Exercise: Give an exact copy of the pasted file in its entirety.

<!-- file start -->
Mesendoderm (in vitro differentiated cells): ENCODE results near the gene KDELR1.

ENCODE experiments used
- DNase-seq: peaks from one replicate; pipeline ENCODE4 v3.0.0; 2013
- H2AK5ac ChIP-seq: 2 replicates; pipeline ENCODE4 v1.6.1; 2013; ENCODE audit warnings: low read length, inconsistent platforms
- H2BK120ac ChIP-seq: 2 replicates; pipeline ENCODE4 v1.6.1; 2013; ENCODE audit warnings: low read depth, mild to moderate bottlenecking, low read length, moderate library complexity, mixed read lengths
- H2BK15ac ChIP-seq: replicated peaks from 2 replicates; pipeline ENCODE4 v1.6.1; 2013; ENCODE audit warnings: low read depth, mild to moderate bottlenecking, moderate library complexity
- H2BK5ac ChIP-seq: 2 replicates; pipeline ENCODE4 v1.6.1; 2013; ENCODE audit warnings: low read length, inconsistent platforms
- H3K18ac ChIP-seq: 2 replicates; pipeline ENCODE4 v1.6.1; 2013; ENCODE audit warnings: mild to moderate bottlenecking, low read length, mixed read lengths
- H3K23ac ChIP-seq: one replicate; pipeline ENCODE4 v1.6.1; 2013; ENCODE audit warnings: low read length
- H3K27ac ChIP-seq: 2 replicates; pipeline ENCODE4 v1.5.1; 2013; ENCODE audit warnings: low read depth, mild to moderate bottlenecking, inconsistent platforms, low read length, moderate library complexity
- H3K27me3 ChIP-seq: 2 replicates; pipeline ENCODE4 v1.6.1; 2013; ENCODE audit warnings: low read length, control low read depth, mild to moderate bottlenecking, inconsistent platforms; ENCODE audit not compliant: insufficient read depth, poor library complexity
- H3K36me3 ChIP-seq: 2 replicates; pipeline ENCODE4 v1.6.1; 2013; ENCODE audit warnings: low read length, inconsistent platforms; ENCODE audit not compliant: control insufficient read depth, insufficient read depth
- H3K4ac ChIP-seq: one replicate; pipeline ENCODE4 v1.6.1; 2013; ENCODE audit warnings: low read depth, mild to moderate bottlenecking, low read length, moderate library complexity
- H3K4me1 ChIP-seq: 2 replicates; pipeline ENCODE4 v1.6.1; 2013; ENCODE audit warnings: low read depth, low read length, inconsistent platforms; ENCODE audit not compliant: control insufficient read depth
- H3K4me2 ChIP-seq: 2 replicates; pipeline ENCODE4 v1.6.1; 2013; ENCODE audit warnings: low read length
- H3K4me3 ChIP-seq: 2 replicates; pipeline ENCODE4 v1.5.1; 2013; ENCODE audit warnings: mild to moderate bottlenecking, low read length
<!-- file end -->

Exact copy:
Mesendoderm (in vitro differentiated cells): ENCODE results near the gene KDELR1.

ENCODE experiments used
- DNase-seq: peaks from one replicate; pipeline ENCODE4 v3.0.0; 2013
- H2AK5ac ChIP-seq: 2 replicates; pipeline ENCODE4 v1.6.1; 2013; ENCODE audit warnings: low read length, inconsistent platforms
- H2BK120ac ChIP-seq: 2 replicates; pipeline ENCODE4 v1.6.1; 2013; ENCODE audit warnings: low read depth, mild to moderate bottlenecking, low read length, moderate library complexity, mixed read lengths
- H2BK15ac ChIP-seq: replicated peaks from 2 replicates; pipeline ENCODE4 v1.6.1; 2013; ENCODE audit warnings: low read depth, mild to moderate bottlenecking, moderate library complexity
- H2BK5ac ChIP-seq: 2 replicates; pipeline ENCODE4 v1.6.1; 2013; ENCODE audit warnings: low read length, inconsistent platforms
- H3K18ac ChIP-seq: 2 replicates; pipeline ENCODE4 v1.6.1; 2013; ENCODE audit warnings: mild to moderate bottlenecking, low read length, mixed read lengths
- H3K23ac ChIP-seq: one replicate; pipeline ENCODE4 v1.6.1; 2013; ENCODE audit warnings: low read length
- H3K27ac ChIP-seq: 2 replicates; pipeline ENCODE4 v1.5.1; 2013; ENCODE audit warnings: low read depth, mild to moderate bottlenecking, inconsistent platforms, low read length, moderate library complexity
- H3K27me3 ChIP-seq: 2 replicates; pipeline ENCODE4 v1.6.1; 2013; ENCODE audit warnings: low read length, control low read depth, mild to moderate bottlenecking, inconsistent platforms; ENCODE audit not compliant: insufficient read depth, poor library complexity
- H3K36me3 ChIP-seq: 2 replicates; pipeline ENCODE4 v1.6.1; 2013; ENCODE audit warnings: low read length, inconsistent platforms; ENCODE audit not compliant: control insufficient read depth, insufficient read depth
- H3K4ac ChIP-seq: one replicate; pipeline ENCODE4 v1.6.1; 2013; ENCODE audit warnings: low read depth, mild to moderate bottlenecking, low read length, moderate library complexity
- H3K4me1 ChIP-seq: 2 replicates; pipeline ENCODE4 v1.6.1; 2013; ENCODE audit warnings: low read depth, low read length, inconsistent platforms; ENCODE audit not compliant: control insufficient read depth
- H3K4me2 ChIP-seq: 2 replicates; pipeline ENCODE4 v1.6.1; 2013; ENCODE audit warnings: low read length
- H3K4me3 ChIP-seq: 2 replicates; pipeline ENCODE4 v1.5.1; 2013; ENCODE audit warnings: mild to moderate bottlenecking, low read length